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  • STS-107 MCC Status Report #20 
    Sunday, February 2, 2003 - 8:30 p.m. CST 
    Mission Control Center, Houston, Texas 
    
    Aided by federal and local agencies, NASA stepped up its inquiry into the loss 
    of the Space Shuttle Columbia and its seven astronauts. Multiple investigative 
    teams continue to pore over engineering data in an effort to uncover the cause 
    of the breakup of the orbiter over Texas on Saturday 16 minutes from landing. 
    
    Space Shuttle Program Manager Ron Dittemore told an afternoon briefing that a 
    Mishap Response Team is gathering data from numerous engineering teams in the 
    early stages of the investigation and is receiving assistance from the Federal 
    Emergency Management Agency, the National Transportation Safety Board, the 
    Federal Bureau of Investigation and local law enforcement agencies, among others. 
    
    Dittemore said that as Commander Rick Husband, Pilot William McCool, Mission 
    Specialists Dave Brown, Kalpana Chawla, Mike Anderson, Laurel Clark and Israeli 
    Payload Specialist Ilan Ramon are mourned, the recovery of debris from Columbia 
    and human remains is being coordinated at Barksdale Air Force Base, La. 
    
    Dittemore thanked residents in the areas where debris fell after Columbia’s 
    breakup for cooperating in the recovery effort but cautioned them not to handle 
    debris that could contain toxic substances. 
    
    Dittemore reconstructed the final minutes of Columbia’s flight before 
    communications was lost. He reiterated the failure of four temperature sensors 
    associated with the shuttle’s left hand elevons at 7:53 a.m. CST Saturday amidst 
    a 20-30 degree rise in left hand bondline and strut temperatures over a five-
    minute period near the left wheel well of the orbiter. Columbia was flying over 
    California at the time at an altitude of about 220,000 feet traveling 21 times 
    the speed of sound. 
    
    One minute later, over the region of eastern California and western Nevada, 
    Columbia’s mid-fuselage bondline temperatures above the left wing experienced an 
    unusual temperature increase. It rose 60 degrees over a five-minute period. No 
    such temperature increase was noted on the right side of Columbia or in the 
    Shuttle’s cargo bay. Columbia was about 212,000 feet above the Earth, flying at 
    Mach 20. 
    
    At 7:58 a.m. over New Mexico, telemetry showed a larger than normal drag on the 
    left side of the shuttle, and an indication of an increase in pressure in the 
    left main landing gear tires. Dittemore said the data suggests the tires 
    remained intact. Columbia’s altitude was 209,000 feet. 
    
    At 7:59 a.m. over west Texas, the data showed Columbia continuing to react to an 
    increased drag on its left side, trying to correct the movement by rolling back 
    to the right. Dittemore said the response of the orbiter was well within its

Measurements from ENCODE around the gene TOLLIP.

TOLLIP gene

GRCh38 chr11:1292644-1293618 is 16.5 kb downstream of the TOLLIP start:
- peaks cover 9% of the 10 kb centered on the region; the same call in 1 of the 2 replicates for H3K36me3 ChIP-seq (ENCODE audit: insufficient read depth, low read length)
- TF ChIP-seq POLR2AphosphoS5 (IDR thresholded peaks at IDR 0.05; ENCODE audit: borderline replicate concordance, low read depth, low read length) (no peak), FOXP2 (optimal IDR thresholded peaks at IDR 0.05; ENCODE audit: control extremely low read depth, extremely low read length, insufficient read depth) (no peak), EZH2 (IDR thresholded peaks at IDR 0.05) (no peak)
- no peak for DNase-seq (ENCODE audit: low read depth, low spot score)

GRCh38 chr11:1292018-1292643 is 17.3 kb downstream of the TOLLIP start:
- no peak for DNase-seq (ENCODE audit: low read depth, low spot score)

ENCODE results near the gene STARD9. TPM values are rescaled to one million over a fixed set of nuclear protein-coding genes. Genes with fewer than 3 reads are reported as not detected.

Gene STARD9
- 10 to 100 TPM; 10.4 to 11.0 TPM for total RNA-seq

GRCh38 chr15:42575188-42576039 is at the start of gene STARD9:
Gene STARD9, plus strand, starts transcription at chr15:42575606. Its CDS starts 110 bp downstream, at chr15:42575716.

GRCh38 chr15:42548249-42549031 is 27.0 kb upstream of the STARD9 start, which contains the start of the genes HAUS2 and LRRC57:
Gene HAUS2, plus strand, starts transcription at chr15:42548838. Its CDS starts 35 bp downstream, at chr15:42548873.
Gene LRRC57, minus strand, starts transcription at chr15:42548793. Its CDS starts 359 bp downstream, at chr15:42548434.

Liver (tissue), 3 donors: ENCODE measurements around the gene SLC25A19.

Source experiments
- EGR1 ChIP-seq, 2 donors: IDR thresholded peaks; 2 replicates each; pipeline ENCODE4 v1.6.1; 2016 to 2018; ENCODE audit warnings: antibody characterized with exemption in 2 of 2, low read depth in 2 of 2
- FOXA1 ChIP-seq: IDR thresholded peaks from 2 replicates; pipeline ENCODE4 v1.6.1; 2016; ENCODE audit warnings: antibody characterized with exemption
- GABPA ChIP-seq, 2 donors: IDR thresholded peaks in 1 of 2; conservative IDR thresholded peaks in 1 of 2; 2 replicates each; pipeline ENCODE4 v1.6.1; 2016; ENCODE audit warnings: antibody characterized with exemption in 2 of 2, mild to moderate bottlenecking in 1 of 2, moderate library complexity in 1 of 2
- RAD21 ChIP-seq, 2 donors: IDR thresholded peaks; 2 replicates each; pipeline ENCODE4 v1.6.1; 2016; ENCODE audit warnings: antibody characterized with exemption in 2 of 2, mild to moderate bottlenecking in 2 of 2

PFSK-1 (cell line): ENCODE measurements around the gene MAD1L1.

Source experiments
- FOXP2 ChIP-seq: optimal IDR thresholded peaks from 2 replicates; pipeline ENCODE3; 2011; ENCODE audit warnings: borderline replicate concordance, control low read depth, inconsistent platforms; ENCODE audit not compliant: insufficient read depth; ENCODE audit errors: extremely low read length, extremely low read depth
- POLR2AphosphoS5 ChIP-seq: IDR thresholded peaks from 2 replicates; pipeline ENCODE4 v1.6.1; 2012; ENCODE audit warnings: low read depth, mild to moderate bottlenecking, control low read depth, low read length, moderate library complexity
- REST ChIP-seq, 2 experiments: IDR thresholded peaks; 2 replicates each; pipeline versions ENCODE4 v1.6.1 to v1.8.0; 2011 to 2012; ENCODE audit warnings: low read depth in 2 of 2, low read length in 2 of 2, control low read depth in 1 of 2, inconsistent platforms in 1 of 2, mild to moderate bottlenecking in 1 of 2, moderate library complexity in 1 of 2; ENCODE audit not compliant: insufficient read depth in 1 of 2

capability to handle such maneuvers. 
    
    At that time, seconds before 8 a.m. CST, all communications was lost with 
    Columbia as it flew at an altitude of 207,000 feet, 18 times the speed of sound. 
    
    Dittemore indicated that ground computers may contain an additional 32 seconds 
    of data which could provide additional information in the analysis of Columbia’s 
    breakup. 
    
    He added that the loss of some foam insulation from Columbia’s external fuel 
    tank, which struck the shuttle’s left wing about 80 seconds after launch was 
    “inconsequential” based on video imagery review conducted by engineering 
    specialists. However, he said nothing has been ruled out as a possible cause for 
    the accident. 
    
    Robert Cabana, the Director of Flight Crew Operations at the Johnson Space 
    Center, relayed thanks from the families of the astronauts for the outpouring of 
    support received from around the nation and the world. 
    
    Cabana said that the Expedition 6 crewmembers aboard the International Space 
    Station are “grieving” for the loss of Columbia’s crew, but are in good spirits 
    as they continue human spaceflight and scientific research aboard the orbital 
    outpost. Cabana said Commander Ken Bowersox, Flight Engineer Nikolai Budarin and 
    NASA ISS Science Officer Don Pettit are preparing for Tuesday’s arrival of a 
    Russian Progress cargo ship. Progress 10 was launched this morning from the 
    Baikonur Cosmodrome in Kazakhstan. 
    
    On Tuesday, Feb. 4, President and Mrs. Bush will join NASA Administrator Sean 
    O’Keefe at the Johnson Space Center to pay tribute to Columbia’s astronauts 
    during a special memorial service. The ceremony to honor Columbia’s seven 
    crewmembers is scheduled to begin at 1 p.m. EST and will be broadcast on NASA 
    Television. The service is not open to the public. 
    
    The next STS-107 Accident Response briefings are on Monday, Feb. 3 at NASA 
    Headquarters in Washington at 11:30 a.m. EST and at the Johnson Space Center at 
    4:30 p.m. EST. Status reports will be issued as developments warrant. 
    
    NASA TV can be found on AMC-2, Transponder 9C, vertical polarization at 85 
    degrees West longitude, 3880 MHz, with audio at 6.8 MHz. 
    
    

     » All reports and archives can be found at: http://spaceflight.nasa.gov/


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